Vietnam Upstream Sector Outlook Brightening

Vietnam Upstream Sector Outlook Brightening
Vietnam's upstream sector outlook is brightening, according to analysts at BMI, a Fitch Solutions company.
Image by frentusha via iStock

Vietnam’s upstream sector outlook is brightening as the government aims to accelerate progress on two substantial offshore projects integral to ambitions for a clean energy transition.

That’s what analysts at BMI, a Fitch Solutions company, stated in a new report sent to Rigzone, which highlighted the Block B-O Mon and Ca Voi Xanh (Blue Whale) projects.

In the report, the analysts outlined that the Block B-O Mon development is targeting gas resources across three offshore blocks in the Malay-Tho Chu Basin, adding that the project is expected to require an investment of approximately $10 billion.

“A 431km pipeline, the longest in Vietnam, will be constructed to transport the gas from the offshore blocks to four gas-fired power plants along the country’s southern coast,” the analysts said in the report.

“The project infrastructure will also include a central processing platform, a floating storage and offloading vessel for associated liquids, a flare tower and several wellhead platforms,” they added.

Since the project’s discovery in the early 2000s, it has faced ongoing issues advancing towards completion, the analysts said in the report.

“This was reflected when Chevron divested entirely from the project in 2015 after failing to reach an agreement on gas pricing with the state-owned operator, PetroVietnam, who has since acquired a controlling share in the project,” the analysts added.

“The new partners also failed to make significant progress due to regulatory hold-ups, delayed development of associated infrastructure, and disputes among project partners,” they continued.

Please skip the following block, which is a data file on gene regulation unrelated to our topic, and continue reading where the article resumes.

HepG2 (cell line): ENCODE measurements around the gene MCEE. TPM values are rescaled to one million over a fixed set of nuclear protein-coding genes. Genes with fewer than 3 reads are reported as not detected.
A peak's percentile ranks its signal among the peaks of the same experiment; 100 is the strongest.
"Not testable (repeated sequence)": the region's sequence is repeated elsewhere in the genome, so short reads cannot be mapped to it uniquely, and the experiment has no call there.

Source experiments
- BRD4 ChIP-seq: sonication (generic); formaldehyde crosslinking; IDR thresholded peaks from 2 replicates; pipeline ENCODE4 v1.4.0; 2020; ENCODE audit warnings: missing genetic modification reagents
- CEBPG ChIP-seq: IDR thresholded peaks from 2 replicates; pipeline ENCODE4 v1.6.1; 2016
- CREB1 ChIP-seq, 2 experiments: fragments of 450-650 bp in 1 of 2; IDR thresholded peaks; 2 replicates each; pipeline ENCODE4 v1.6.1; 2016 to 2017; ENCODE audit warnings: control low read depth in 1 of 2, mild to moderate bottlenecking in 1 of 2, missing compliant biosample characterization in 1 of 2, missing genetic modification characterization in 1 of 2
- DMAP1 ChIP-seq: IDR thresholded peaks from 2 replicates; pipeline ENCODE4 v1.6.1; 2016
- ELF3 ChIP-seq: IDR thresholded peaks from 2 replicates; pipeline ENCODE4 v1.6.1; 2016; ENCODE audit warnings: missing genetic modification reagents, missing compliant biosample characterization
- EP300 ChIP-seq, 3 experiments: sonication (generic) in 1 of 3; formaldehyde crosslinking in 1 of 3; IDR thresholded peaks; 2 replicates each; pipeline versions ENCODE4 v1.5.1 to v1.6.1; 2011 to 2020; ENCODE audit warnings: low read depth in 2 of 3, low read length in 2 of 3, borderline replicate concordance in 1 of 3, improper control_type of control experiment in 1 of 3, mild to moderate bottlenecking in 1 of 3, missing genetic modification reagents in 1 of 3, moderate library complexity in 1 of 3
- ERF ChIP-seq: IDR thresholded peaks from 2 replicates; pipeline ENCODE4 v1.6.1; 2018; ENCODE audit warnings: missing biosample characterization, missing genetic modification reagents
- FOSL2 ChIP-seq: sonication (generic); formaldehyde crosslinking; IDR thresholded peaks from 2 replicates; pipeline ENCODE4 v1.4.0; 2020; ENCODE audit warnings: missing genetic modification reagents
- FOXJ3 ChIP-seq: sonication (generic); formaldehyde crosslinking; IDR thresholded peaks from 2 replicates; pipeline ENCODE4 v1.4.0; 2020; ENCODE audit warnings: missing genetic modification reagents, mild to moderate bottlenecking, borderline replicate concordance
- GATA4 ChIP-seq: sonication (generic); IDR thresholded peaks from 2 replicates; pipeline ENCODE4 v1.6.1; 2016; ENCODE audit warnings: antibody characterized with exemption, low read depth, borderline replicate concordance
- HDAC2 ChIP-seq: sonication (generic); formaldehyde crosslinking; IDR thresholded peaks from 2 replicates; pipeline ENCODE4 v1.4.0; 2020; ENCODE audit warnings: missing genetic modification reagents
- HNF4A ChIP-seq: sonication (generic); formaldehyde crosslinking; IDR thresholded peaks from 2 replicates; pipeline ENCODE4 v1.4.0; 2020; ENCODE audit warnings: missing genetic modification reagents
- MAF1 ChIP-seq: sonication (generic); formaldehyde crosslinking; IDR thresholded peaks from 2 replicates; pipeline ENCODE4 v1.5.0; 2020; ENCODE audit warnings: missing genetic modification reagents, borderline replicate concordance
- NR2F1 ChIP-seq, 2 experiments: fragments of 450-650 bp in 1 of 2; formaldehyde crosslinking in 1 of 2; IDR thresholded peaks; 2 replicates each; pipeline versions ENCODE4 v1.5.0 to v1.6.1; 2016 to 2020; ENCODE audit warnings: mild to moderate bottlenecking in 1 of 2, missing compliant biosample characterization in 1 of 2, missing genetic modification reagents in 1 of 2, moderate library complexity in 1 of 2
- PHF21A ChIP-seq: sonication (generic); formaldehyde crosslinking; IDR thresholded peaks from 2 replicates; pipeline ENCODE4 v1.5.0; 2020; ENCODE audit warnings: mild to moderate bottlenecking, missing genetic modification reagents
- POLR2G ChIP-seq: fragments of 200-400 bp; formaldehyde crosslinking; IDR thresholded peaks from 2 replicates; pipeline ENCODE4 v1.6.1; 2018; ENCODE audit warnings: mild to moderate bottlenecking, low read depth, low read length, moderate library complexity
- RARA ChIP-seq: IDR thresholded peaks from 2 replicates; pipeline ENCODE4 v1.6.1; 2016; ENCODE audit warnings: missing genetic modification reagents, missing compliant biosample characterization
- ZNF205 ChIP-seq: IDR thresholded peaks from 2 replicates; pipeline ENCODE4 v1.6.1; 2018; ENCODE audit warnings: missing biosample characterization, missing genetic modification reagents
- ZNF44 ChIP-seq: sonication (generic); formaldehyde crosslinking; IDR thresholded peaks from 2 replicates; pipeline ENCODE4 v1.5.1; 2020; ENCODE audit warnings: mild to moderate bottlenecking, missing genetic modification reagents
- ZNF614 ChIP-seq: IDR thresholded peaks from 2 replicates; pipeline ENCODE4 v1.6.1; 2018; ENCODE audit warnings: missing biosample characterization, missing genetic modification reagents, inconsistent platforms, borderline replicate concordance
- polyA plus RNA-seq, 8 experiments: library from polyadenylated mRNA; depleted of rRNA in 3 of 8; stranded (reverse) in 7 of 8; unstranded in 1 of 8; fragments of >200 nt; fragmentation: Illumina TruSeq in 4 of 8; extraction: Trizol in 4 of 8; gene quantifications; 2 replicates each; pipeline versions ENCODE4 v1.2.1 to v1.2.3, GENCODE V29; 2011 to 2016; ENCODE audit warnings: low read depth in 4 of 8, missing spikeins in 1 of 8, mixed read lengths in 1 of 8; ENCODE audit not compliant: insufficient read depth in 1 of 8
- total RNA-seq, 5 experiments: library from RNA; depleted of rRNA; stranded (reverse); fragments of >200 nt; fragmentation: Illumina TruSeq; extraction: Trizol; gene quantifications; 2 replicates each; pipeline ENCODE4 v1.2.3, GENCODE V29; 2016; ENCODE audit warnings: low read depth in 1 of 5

“However, with the contracts for the procurement and construction required on the verge of being awarded, there is greater belief the project will continue to make progress towards a final investment decision (FID) this year,” they went on to state.

Block B-O Mon is targeting first gas by 2026 with a peak production capacity of 6.4 billion cubic meters of natural gas per year, the analysts outlined in the report.

Looking at Ca Voi Xanh (Blue Whale), the analysts noted in the report that this project is touted to be Vietnam’s largest gas project, “estimated to hold approximately 150 billion cubic meters of reserves in block 118 offshore Vietnam”.

“That is three times bigger than the country’s two current largest gas fields combined and would be capable of powering the city of Hanoi for over 20 years,” the analysts said in the report.

“The project with an estimated peak production between 7-9 billion cubic meters of natural gas per year, entails an offshore fixed platform, subsea pipelines for gas and condensate, onshore pipelines, an onshore gas treatment plant and offloading facilities for condensate,” they added.

“Discovered back in 2011, ExxonMobil’s $10 billion flagship development in Vietnam has dawdled towards first gas due to its enormous infrastructure requirements and various regulatory obstacles to overcome,” they continued.

The analysts noted in the report that the project currently does not have an expected operational date, nor a timeframe for making an FID.

“The Minister of Industry and Trade has instructed various ministries, local authorities, PetroVietnam, and Vietnam Electricity (EVN) to speed up the pace of preparatory work for both projects,” the analysts said in the report.

“Neither project has been included in our forecast at present due to the extent of the delays and uncertainty surrounding both developments,” they added.

“However, if the Block B-O Mon project can achieve FID this year, we will re-include it within our forecasts and it will build momentum for Vietnam’s other upstream projects,” they went on to state.

Further Upside

In the report, the BMI analysts said the approval of Vietnam’s Power Development Plan (PDP) VIII provides greater upside risk to the country’s gas projects “due to the integral role of natural gas over the coming decade within Vietnam’s energy mix”.